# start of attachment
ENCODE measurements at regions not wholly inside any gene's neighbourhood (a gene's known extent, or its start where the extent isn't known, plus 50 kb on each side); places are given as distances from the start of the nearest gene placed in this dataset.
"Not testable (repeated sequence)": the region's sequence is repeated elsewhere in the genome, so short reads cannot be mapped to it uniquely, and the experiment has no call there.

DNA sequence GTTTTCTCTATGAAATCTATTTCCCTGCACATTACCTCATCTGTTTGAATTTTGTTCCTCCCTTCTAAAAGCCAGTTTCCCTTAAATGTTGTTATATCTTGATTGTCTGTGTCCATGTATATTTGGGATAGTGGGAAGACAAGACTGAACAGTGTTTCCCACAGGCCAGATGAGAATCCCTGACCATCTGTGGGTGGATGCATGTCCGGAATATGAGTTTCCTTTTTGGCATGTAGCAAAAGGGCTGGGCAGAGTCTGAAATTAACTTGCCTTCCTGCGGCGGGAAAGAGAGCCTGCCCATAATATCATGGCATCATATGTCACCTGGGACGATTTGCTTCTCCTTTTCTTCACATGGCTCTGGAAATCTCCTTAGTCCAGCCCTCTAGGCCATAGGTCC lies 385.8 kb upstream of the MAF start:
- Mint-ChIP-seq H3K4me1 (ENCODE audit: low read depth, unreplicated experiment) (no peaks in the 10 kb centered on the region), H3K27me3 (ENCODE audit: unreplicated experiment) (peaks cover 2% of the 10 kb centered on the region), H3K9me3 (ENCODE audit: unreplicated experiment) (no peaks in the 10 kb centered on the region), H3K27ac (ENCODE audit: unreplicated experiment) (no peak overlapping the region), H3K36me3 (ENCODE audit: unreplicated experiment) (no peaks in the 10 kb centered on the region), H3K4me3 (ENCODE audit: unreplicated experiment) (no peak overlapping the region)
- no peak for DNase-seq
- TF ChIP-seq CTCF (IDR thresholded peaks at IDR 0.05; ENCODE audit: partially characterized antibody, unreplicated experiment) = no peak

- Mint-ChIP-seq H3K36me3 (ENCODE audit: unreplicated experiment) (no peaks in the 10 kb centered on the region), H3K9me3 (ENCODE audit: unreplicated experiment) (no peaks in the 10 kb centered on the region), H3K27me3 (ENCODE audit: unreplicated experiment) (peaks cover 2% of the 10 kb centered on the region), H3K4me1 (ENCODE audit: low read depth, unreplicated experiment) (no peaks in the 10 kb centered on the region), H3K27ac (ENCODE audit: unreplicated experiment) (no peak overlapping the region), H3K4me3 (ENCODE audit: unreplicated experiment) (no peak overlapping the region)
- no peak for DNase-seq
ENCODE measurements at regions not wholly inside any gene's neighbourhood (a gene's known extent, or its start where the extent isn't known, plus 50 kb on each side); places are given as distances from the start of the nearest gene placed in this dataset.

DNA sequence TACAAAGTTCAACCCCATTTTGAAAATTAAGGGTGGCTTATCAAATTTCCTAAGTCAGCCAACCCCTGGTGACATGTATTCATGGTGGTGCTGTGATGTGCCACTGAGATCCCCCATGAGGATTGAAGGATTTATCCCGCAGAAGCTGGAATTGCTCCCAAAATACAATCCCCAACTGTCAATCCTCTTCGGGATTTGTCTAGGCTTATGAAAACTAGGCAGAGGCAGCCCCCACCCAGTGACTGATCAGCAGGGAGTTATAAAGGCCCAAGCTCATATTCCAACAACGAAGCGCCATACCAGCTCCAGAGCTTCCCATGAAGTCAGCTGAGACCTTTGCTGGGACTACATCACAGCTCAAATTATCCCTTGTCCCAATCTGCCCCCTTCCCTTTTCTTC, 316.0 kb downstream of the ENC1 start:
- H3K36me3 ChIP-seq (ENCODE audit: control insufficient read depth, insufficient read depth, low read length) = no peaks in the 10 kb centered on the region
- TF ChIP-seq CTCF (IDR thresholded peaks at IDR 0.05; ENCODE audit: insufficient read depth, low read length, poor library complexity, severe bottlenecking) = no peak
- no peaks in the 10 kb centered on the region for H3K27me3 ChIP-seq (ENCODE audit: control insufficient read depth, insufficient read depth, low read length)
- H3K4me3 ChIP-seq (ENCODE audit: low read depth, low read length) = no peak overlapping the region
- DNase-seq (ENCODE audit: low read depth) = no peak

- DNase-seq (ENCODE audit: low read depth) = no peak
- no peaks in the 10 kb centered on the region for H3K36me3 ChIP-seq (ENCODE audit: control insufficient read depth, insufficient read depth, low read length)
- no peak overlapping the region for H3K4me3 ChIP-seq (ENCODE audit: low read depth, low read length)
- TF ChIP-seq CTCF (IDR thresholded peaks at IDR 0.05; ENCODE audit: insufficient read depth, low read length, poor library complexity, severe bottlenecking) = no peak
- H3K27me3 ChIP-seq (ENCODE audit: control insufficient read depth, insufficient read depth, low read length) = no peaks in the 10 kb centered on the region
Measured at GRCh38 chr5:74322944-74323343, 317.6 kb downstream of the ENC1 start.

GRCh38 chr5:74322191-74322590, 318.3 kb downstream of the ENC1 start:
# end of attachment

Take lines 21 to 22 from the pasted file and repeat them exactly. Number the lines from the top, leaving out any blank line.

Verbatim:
Measured at GRCh38 chr5:74322944-74323343, 317.6 kb downstream of the ENC1 start.

GRCh38 chr5:74322191-74322590, 318.3 kb downstream of the ENC1 start: